Most reasons for being a locavore translate into being a local consumer with fibre—the fibre you wear, not eat. Buy locally-raised wool or alpaca that is processed at a local mill, and you promote local agriculture, business, and industry. Know the shepherd who keeps the flock, know the animal by name, and you can assure yourself how well the fibre was raised. You also get an interesting relationship that most people don’t have with their clothing suppliers. Develop distinct local goods and material culture (think Cowichan sweater), and you increase regional pride and marketing opportunities. Buy direct from a producer and you could get better quality at a better price. A 100 Mile Fibre Diet can greatly reduce the fossil fuel used in transportation from source to end user, lowering your carbon footprint if that’s your goal.
By buying local, you can also reduce another sort of carbon: carbonization, the large wool processors’ technique of using sulfuric acid and heat to reduce burrs in wool to ash so that there are no prickly bits in your woolens. Small, local mills leave vegetable matter in the roving or crush it with rollers into tiny bits. Conceivably, this technique has a more beneficial impact on the environment and on mill operators who don’t have to work on-site with caustic chemicals. Might have less impact on you as well, since wool put through carbonization is scratchier than wool that hasn’t. Barring the burrs, naturally.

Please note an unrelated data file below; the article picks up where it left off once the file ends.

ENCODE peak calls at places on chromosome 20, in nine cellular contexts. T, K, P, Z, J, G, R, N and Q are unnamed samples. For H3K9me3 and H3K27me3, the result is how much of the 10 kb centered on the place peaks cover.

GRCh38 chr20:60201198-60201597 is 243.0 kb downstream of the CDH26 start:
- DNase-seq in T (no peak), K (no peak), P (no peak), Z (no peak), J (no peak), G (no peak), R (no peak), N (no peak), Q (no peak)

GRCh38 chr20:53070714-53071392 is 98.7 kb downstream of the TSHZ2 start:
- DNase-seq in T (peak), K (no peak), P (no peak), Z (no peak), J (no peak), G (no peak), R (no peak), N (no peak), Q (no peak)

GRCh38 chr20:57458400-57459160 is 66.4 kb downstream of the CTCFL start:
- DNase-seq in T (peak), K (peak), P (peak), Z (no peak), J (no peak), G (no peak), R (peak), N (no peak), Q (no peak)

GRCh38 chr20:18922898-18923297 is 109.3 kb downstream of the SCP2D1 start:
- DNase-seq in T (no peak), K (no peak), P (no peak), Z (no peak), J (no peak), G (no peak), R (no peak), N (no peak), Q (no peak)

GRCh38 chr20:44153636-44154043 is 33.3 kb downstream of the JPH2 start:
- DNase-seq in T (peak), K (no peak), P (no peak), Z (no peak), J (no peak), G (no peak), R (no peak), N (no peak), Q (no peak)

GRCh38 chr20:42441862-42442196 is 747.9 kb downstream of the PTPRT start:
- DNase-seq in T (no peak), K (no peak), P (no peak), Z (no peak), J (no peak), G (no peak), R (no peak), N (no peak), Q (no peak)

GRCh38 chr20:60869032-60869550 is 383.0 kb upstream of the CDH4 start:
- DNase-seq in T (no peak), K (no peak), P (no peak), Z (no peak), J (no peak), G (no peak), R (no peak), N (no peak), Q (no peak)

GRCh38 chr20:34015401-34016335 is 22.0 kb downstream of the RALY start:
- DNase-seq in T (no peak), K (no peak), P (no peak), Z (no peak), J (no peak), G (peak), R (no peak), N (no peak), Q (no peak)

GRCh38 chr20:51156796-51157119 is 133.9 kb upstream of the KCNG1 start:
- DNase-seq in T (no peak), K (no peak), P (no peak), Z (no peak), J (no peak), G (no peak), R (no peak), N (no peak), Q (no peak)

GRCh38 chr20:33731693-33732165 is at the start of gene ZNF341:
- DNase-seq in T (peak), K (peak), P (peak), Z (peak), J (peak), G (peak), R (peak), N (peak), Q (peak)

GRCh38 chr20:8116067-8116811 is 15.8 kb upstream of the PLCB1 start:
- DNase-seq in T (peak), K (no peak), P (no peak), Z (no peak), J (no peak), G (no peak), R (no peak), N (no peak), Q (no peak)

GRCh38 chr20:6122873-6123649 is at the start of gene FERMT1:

The 100 Mile Fibre Diet is a challenge to the established norm, a challenge to your ability to stick to it—and may I say, food is worse because you must have a variety of food but you can get along without that tussah silk that is calling your name—and a challenge to your skills. Yes, skills. Think of those locavores who pick up gardening and cooking and grain grinding and pickling and gleaning and seed saving. If the only wool in your area is on critters destined to give birth to future frozen locker lamb chops (that is, raised for meat and not wool), you may find yourself with a clothespin on your nose hunched over diagrams trying to figure out what exactly “skirting a fleece” and “scouring” mean in real life. Other enthusiasts are planting flax in the garden and talking about harvesting nettles to spin.
You don’t just acquire skills and knowledge, either. Processing a fleece or a hank of retted flax takes specialized tools. I know, I’ve borrowed tools and tried. In my quest for the ultimate local fibre experience, I’ve ventured to get some flax and wool processing hand tools made on Vancouver Island, B.C.. I live in hope of more.